- YaFu Huang, FuDe Pang, Chen Yao
- Department of Educational Administration, International College, Krirk University, Bangkok, 10220, Thailand.
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- Department of Educational Administration, International College, Krirk University, Bangkok, 10220, Thailand..
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- Department of Fine Arts, International College, Krirk University, Bangkok, 10220, Thailand.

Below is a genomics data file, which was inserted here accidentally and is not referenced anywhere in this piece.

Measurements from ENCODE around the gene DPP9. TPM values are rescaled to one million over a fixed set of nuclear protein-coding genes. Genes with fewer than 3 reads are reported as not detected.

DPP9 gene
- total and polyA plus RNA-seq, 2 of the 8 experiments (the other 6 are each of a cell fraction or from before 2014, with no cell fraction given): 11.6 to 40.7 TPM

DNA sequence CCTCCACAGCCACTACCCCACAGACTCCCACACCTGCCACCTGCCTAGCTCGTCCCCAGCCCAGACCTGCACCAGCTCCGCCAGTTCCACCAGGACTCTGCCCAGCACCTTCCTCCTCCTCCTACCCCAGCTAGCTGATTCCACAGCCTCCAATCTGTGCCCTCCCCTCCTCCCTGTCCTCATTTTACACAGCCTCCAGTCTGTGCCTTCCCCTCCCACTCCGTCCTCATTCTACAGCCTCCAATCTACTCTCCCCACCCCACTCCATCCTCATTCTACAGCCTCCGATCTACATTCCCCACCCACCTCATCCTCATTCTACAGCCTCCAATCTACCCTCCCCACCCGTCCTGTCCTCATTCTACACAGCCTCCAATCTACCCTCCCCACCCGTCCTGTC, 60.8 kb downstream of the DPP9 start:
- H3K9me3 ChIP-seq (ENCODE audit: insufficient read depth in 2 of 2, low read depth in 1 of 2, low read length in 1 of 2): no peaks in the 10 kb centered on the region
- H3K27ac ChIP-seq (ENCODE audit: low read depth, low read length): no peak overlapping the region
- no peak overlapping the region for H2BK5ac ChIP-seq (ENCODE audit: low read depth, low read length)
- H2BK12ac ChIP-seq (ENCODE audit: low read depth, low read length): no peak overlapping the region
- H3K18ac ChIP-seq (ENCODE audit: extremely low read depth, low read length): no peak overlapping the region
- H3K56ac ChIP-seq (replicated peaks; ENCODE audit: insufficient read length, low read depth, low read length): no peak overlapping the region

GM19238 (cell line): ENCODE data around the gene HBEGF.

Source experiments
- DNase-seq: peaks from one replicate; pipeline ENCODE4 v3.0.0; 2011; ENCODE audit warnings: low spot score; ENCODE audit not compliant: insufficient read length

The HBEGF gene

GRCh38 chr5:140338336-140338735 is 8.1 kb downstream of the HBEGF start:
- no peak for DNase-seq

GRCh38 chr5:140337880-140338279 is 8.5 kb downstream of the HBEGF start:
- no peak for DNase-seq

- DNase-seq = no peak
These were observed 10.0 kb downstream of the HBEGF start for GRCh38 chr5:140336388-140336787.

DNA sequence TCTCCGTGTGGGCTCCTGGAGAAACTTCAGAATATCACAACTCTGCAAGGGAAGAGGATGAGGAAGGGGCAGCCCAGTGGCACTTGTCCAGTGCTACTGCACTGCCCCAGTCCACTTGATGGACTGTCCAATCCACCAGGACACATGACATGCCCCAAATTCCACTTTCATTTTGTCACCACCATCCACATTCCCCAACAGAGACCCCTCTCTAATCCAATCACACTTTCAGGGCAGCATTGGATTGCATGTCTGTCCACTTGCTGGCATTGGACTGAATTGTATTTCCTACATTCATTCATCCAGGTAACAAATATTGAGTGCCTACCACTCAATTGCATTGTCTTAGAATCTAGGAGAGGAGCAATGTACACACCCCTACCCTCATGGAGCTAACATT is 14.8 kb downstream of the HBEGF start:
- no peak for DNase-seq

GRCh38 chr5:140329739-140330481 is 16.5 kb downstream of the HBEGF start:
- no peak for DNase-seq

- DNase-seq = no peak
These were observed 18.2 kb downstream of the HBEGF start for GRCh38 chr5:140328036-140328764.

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Aim and Objective: The purpose of this study is to examine the effects that dance interventions have on the somatic symptoms and psychological health of teenage girls and to offer a non-pharmacological supplement to the health services provided by schools. Methodology: The participants in the research were female adolescents between the ages of 10 and 18 years old (mean years: 15.89±2.85). The criteria for inclusion were internalizing difficulties that were connected to stress, as well as several visits to the school nurse for both physical symptoms (such as headaches, stomachaches, weariness, and hurting shoulders) and emotional discomfort (e.g. persistent feelings of stress, nervousness, and anxiety). There were a total of one hundred teenage girls with stress-related internalizing disorders who participated in the research study. Of them, fifty were assigned at random to the dance intervention group, while the remaining fifty were assigned to the control group. Results: The majority of the females are between the ages of 14 and 16. Girls were present at a rate of 44% in the intervention group and 40% in the control group respectively. This was followed by a rate of 42% in the age group for 16–18 years old and 38% in the age group for 12–14 year olds. In the age group of 10–12 year olds, only 4% of girls were present. 78% of boys and 70% of girls engage in physical activity. For those participating in the dancing intervention and those serving as the control, respectively. At the beginning of the study, the total mean value for somatic symptoms was 3.25± 1.25, and the mean value for emotional distress was 3.89± 1.33. The emotional distress and somatic symptoms connection has a Pearson value of r = 0.84, which indicates a strong relationship between the two. The levels of emotional distress before and after the intervention were as follows: stress 47 (94%) and 6 (12%), nervousness 45 (90%) and 5 (12%), anxiety 49 (98%) and 6 (12%), sadness 46 (92%) and 5 (12%), irritation 44 (88%) and 4 (8%), and powerlessness 47 (94%) and 4 (8%). Conclusion: According to the findings of the current research, dance therapies can alleviate stress-related physical symptoms as well as mental discomfort in teenage females. Nevertheless, the impact of the intervention was not sustained one year after the session had been completed, which suggests that participants need to continue frequent involvement in the intervention for the outcomes to be permanent. To assess the efficacy of the intervention in a variety of contexts, more randomized trials are necessary.